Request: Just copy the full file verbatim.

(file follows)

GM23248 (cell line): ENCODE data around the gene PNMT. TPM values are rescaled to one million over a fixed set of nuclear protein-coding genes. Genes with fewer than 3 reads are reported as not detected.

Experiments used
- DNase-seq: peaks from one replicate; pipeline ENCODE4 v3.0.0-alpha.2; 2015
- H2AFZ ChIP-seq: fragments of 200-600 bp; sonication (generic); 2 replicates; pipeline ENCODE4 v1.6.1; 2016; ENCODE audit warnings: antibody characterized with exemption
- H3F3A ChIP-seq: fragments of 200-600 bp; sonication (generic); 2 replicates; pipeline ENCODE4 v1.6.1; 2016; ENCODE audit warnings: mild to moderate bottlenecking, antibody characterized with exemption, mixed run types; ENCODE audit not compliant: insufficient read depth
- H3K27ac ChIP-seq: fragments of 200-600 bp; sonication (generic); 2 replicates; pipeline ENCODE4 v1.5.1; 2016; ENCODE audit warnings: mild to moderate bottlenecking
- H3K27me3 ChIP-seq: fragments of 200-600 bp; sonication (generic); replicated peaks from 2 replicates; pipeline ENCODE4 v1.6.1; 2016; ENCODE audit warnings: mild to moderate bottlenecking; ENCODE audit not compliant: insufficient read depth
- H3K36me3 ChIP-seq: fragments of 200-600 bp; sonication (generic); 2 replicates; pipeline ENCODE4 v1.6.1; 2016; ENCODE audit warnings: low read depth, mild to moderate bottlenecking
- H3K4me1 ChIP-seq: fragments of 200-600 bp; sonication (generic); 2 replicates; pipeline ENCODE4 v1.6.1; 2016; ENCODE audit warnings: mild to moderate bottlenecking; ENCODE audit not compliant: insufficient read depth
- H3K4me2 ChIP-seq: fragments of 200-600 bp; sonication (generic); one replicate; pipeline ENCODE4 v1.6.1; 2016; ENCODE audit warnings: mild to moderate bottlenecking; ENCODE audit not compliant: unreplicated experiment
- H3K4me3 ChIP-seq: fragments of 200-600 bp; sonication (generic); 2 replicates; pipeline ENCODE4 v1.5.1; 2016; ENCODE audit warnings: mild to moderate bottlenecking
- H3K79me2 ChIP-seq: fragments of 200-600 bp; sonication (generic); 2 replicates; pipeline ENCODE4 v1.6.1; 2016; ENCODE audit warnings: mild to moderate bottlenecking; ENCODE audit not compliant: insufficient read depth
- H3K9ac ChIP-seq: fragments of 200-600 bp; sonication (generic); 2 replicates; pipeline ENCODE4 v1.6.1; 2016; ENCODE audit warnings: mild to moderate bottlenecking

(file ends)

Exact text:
GM23248 (cell line): ENCODE data around the gene PNMT. TPM values are rescaled to one million over a fixed set of nuclear protein-coding genes. Genes with fewer than 3 reads are reported as not detected.

Experiments used
- DNase-seq: peaks from one replicate; pipeline ENCODE4 v3.0.0-alpha.2; 2015
- H2AFZ ChIP-seq: fragments of 200-600 bp; sonication (generic); 2 replicates; pipeline ENCODE4 v1.6.1; 2016; ENCODE audit warnings: antibody characterized with exemption
- H3F3A ChIP-seq: fragments of 200-600 bp; sonication (generic); 2 replicates; pipeline ENCODE4 v1.6.1; 2016; ENCODE audit warnings: mild to moderate bottlenecking, antibody characterized with exemption, mixed run types; ENCODE audit not compliant: insufficient read depth
- H3K27ac ChIP-seq: fragments of 200-600 bp; sonication (generic); 2 replicates; pipeline ENCODE4 v1.5.1; 2016; ENCODE audit warnings: mild to moderate bottlenecking
- H3K27me3 ChIP-seq: fragments of 200-600 bp; sonication (generic); replicated peaks from 2 replicates; pipeline ENCODE4 v1.6.1; 2016; ENCODE audit warnings: mild to moderate bottlenecking; ENCODE audit not compliant: insufficient read depth
- H3K36me3 ChIP-seq: fragments of 200-600 bp; sonication (generic); 2 replicates; pipeline ENCODE4 v1.6.1; 2016; ENCODE audit warnings: low read depth, mild to moderate bottlenecking
- H3K4me1 ChIP-seq: fragments of 200-600 bp; sonication (generic); 2 replicates; pipeline ENCODE4 v1.6.1; 2016; ENCODE audit warnings: mild to moderate bottlenecking; ENCODE audit not compliant: insufficient read depth
- H3K4me2 ChIP-seq: fragments of 200-600 bp; sonication (generic); one replicate; pipeline ENCODE4 v1.6.1; 2016; ENCODE audit warnings: mild to moderate bottlenecking; ENCODE audit not compliant: unreplicated experiment
- H3K4me3 ChIP-seq: fragments of 200-600 bp; sonication (generic); 2 replicates; pipeline ENCODE4 v1.5.1; 2016; ENCODE audit warnings: mild to moderate bottlenecking
- H3K79me2 ChIP-seq: fragments of 200-600 bp; sonication (generic); 2 replicates; pipeline ENCODE4 v1.6.1; 2016; ENCODE audit warnings: mild to moderate bottlenecking; ENCODE audit not compliant: insufficient read depth
- H3K9ac ChIP-seq: fragments of 200-600 bp; sonication (generic); 2 replicates; pipeline ENCODE4 v1.6.1; 2016; ENCODE audit warnings: mild to moderate bottlenecking